Two friends who served in the submarine service before Jim Manning talked him into signing up for the Navy and going to sub school when the time came. He didn’t regret it.
“After boot camp at Great Lakes I went to submarine school at New London, Conn.,” the 73-year-old former sailor recalled more than 50 years later. “I was a fireman whose primary duty was to take care of the air conditioning and hydraulic pumps aboard a submarine.
“My first sub was the USS Sea Devil, SS-400, an old World War II diesel submarine with a history. It was among the leading American submarines at sending enemy tonnage to the bottom in the Second World War.
“It was while I was on the Sea Devil that I qualified as a submariner and got my dolphins. I was supposed to go on to nuclear power school, but the Sea Devil was short staffed so I stayed aboard for about a year.
“The most exciting thing that happened to us aboard the Sea Devil that year was during the ‘Cuban Missile Crisis.’ It was in October 1962 and they sent all the ships docked in San Diego Harbor, where our sub was based, out to sea. The Navy didn’t want another Pearl Harbor. We went to sea for a month.
“Then I got transferred to Mare Island, a Naval base in San Francisco Harbor. I attended Nuclear Power Training School at Mare’s. After graduation from this school I was sent to train at a nuclear submarine training facility in Idaho Falls, Idaho, in the middle of the desert, for six months.
We trained on the prototype of the first nuclear sub–the Nautilus.
“After my training at Idaho Falls I became an instructor at the school. For the next 15 months I did that until I was transferred to the air conditioning and refrigeration school in San Diego, Calif.,” Manning recalled.
“I went aboard the nuclear ballistic submarine USS Simon Bolivar in Charleston Harbor, my next duty station,” he said. “She carried 16 nuclear missiles each with 10 nuclear warheads.
“I didn’t stay there too long because they had too many first class people aboard. By then I was a 1st Class Fireman,” he said. “I was transferred to the USS Lafayette, SBN-616 in 1964. She was another ballistic submarine based in Charleston, S.C.
“I was a member of the Lafayette’s gold crew. We flew out to Rota, Spain, where the Lafayette was and replaced the blue crew aboard the submarine. We went out on a 90 day mission,” he said. “The whole time we were submerged in the Atlantic. The only time we surfaced was to return to port and leave port.
“Most of the time aboard the sub we were training for an advancement in grade or we might be training to qualify for a different station aboard the sub. The Lafayette was a big improvement over the Wold War II era Simon Bolivar. The nuclear sub had weight-lifting facilities behind the galley aboard ship. There was also a recreation area for card games and other games near the crew’s quarters.”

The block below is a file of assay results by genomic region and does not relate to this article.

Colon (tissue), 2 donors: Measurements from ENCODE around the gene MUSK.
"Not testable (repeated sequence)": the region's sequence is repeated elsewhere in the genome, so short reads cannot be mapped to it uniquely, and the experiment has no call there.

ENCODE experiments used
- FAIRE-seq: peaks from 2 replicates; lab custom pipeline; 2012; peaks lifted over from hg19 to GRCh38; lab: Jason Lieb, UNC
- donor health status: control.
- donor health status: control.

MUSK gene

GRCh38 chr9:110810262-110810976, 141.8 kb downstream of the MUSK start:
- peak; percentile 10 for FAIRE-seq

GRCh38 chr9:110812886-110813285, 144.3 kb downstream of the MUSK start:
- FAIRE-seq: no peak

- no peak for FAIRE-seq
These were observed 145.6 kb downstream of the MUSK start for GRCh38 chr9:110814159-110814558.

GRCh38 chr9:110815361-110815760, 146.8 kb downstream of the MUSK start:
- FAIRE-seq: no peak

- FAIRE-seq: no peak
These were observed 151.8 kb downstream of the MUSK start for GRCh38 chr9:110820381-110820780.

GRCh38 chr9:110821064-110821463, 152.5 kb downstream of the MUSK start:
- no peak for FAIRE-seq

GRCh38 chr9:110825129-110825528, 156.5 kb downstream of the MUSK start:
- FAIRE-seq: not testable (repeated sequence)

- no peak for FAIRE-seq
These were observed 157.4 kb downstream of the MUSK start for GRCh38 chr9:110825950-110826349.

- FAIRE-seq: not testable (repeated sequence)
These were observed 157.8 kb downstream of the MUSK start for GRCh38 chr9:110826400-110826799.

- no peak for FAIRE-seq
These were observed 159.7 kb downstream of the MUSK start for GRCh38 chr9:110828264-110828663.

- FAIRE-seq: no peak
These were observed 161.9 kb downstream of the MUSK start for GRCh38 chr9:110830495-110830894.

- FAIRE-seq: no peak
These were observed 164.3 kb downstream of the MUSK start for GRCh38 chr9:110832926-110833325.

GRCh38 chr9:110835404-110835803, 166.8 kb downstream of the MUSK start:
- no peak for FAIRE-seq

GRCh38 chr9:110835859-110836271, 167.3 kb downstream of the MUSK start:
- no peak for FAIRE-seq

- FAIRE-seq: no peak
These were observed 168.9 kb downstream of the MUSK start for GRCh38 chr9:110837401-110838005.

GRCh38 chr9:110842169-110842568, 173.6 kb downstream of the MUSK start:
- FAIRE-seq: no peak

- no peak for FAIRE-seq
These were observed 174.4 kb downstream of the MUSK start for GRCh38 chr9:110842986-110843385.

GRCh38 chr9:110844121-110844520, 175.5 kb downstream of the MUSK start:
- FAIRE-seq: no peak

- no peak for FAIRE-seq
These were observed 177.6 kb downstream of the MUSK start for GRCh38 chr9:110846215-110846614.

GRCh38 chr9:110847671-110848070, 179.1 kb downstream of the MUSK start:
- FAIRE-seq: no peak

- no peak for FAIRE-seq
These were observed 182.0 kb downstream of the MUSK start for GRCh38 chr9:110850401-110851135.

Manning’s gold crew took the Lafayette back to the shipyard at Newport News, Va. for a rebuild that took two years to complete. All the while he and a skeleton crew lived aboard a barge moored next to the sub that was being upgraded.
He took his third and last mission aboard the Lafayette to Rota, Spain after she was rebuilt. A short while later he got out of the Navy. He had served nine years.
“I wasn’t out of the regular Navy but a few weeks and decided to join the Naval Reserve,” Manning said. “When I rejoined I was made a chief petty officer. My wife Patricia and I were living in Milwaukee, where she grew up.
“One of the officers in the reserve unit I was in offered me a job as chief engineer in a hospital. I took the position and became the chief engineer in a 535-bed hospital in Rockford, Ill.,” he said.
“At the time I was working in the Navy Reserve at the Milwaukee Reserve Center. Once a month we would train quite a few reservists in a submarine welded to a Chicago pier. I did this for about 18 months until I found out about another unit that taught steam propulsion at the Great Lakes Naval Training Center, where I had taken my basic, outside Chicago.
“They would fly in reservists from all over the country and we would train them. I was made chief of the training unit at Great Lakes. We would train them how to operate steam propulsion equipment on the weekends. We’d train between 25 and 50 people at a time.
“My next to last job in the Naval Reserve I was a lieutenant at the Forrest Burke Naval Reserve Center, west of Chicago. We were a small support group of about 40 people who relieved the harbor support staff at Pearl Harbor, Hawaii,” Manning explained. “I would go out every morning with the harbor master and inspect the mothball fleet.
“After 16 months our little unit was disbanded.
“I went to work as a reservist at the the Gary Naval Reserve Center in Gary, Ind. They were rebuilding the center and I helped with the rebuild and the start up. I completed my 23 years in the Navy and Reserve as the executive officer of the Yorktown Naval Reserve Center in Yorktown, Va. We were a small group of people who inventoried both conventional and atomic weapons.
“I retired from the Navy at Yorktown. I had spent 23 years altogether in the service–nine in the Regular Navy and 14 in the Naval Reserve. By then in my civilian job I was the director of facilities at the hospital in Rockford.
He and Patricia retired to Port Charlotte in 2006. They have two grown sons: Kevin and Christopher.
This story was first published in the Charlotte Sun newspaper, Port Charlotte, Fla. on Wednesday, April 7, 2014 and is republished with permission.
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